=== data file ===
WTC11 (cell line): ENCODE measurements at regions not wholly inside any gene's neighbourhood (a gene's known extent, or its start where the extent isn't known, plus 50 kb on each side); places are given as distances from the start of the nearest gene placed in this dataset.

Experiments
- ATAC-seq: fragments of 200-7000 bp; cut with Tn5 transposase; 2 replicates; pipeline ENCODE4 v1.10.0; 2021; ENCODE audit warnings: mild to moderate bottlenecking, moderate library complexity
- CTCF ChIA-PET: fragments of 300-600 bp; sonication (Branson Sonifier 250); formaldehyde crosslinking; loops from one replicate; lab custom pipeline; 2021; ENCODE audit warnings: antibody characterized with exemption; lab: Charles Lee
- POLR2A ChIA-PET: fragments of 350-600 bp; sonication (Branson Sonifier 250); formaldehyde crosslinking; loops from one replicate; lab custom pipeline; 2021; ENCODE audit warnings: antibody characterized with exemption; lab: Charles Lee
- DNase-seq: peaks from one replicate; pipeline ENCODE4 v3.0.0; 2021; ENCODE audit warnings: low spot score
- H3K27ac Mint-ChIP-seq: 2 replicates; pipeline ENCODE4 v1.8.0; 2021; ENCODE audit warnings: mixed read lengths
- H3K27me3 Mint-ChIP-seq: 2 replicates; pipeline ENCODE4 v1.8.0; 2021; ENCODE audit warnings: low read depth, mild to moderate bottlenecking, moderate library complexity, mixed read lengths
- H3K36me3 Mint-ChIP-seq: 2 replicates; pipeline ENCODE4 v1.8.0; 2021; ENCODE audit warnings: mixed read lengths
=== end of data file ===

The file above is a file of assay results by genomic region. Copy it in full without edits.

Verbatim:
WTC11 (cell line): ENCODE measurements at regions not wholly inside any gene's neighbourhood (a gene's known extent, or its start where the extent isn't known, plus 50 kb on each side); places are given as distances from the start of the nearest gene placed in this dataset.

Experiments
- ATAC-seq: fragments of 200-7000 bp; cut with Tn5 transposase; 2 replicates; pipeline ENCODE4 v1.10.0; 2021; ENCODE audit warnings: mild to moderate bottlenecking, moderate library complexity
- CTCF ChIA-PET: fragments of 300-600 bp; sonication (Branson Sonifier 250); formaldehyde crosslinking; loops from one replicate; lab custom pipeline; 2021; ENCODE audit warnings: antibody characterized with exemption; lab: Charles Lee
- POLR2A ChIA-PET: fragments of 350-600 bp; sonication (Branson Sonifier 250); formaldehyde crosslinking; loops from one replicate; lab custom pipeline; 2021; ENCODE audit warnings: antibody characterized with exemption; lab: Charles Lee
- DNase-seq: peaks from one replicate; pipeline ENCODE4 v3.0.0; 2021; ENCODE audit warnings: low spot score
- H3K27ac Mint-ChIP-seq: 2 replicates; pipeline ENCODE4 v1.8.0; 2021; ENCODE audit warnings: mixed read lengths
- H3K27me3 Mint-ChIP-seq: 2 replicates; pipeline ENCODE4 v1.8.0; 2021; ENCODE audit warnings: low read depth, mild to moderate bottlenecking, moderate library complexity, mixed read lengths
- H3K36me3 Mint-ChIP-seq: 2 replicates; pipeline ENCODE4 v1.8.0; 2021; ENCODE audit warnings: mixed read lengths